Wednesday, December 12, 2007
Article in the Wall Street Journal -- Product-Safety Pacts Put Greater Burden on Beijing, by Jason Leow and Jane Zhang. Here's an excerpt:
The Bush administration signed product-safety agreements with China that place a greater burden on Beijing to regulate exports of food, animal feed, drugs and medical devices.
The agreements require exporters of those products to register with the Chinese government, which will issue certificates stating they meet U.S. Food and Drug Administration standards. The agreements are aimed at closing some loopholes that let Chinese companies export unsafe food, drugs and other products.
Mike Leavitt, secretary of health and human services, signed the two agreements yesterday with Chinese officials in Beijing as part of three days of trade talks with China. "The agreements satisfy our firm principle that any country that desires to produce goods for American consumers must do so in accordance with American standards of quality and safety," he said in a statement.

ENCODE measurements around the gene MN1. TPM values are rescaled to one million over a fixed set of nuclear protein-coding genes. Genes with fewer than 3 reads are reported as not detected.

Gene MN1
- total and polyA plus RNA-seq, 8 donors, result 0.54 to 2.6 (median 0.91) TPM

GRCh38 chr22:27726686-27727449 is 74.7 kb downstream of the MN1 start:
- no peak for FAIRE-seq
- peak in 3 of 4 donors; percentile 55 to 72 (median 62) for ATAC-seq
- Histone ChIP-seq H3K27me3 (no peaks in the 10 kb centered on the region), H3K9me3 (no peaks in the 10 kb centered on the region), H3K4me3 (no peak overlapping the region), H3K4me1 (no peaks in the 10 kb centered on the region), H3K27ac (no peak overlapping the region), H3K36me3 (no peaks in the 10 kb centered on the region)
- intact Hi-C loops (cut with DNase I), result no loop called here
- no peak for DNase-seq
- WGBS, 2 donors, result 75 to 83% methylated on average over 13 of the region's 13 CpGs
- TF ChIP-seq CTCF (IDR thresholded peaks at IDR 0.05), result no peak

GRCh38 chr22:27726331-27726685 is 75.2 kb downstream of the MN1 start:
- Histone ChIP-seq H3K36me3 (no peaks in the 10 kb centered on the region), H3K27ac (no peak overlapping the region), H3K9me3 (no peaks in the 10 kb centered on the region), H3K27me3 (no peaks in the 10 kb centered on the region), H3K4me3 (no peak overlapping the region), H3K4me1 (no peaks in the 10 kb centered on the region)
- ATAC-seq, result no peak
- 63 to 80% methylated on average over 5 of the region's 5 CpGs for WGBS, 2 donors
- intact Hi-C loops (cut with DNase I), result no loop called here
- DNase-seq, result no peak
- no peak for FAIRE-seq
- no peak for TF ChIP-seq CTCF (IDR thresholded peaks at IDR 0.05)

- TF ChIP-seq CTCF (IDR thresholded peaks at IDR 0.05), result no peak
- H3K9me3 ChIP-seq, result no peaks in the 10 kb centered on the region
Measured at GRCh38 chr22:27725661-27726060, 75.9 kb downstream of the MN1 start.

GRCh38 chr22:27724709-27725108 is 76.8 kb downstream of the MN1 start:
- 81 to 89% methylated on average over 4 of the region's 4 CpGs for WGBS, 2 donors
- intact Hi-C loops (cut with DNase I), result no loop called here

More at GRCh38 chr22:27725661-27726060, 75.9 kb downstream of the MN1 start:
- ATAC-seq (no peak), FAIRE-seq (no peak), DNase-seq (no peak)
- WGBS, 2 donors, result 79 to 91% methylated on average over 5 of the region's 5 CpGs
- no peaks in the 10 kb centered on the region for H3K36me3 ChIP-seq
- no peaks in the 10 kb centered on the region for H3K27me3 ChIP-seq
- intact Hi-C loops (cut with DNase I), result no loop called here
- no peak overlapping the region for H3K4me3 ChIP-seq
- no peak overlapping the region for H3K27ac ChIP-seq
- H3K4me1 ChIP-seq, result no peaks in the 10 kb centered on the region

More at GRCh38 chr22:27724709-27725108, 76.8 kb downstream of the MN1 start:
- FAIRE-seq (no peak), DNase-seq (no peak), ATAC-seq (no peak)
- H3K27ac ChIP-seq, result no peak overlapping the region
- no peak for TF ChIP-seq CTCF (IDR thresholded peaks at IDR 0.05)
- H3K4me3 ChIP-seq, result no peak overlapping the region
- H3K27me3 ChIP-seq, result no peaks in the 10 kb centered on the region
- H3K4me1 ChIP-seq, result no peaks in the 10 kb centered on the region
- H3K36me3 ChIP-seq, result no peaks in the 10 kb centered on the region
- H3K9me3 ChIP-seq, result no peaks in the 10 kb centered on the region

The agreements cover such products as olives and canned mushrooms, pet food, raw materials for processed foods, farm-raised fish, drugs and medical devices. Drugs covered include: human-growth hormone; oseltamivir, an antiviral drug; and gentamicin sulfate, an antibiotic. The limited list of covered products is an initial step, U.S. officials said, suggesting Washington wants to gain confidence in the Chinese system before expanding the program.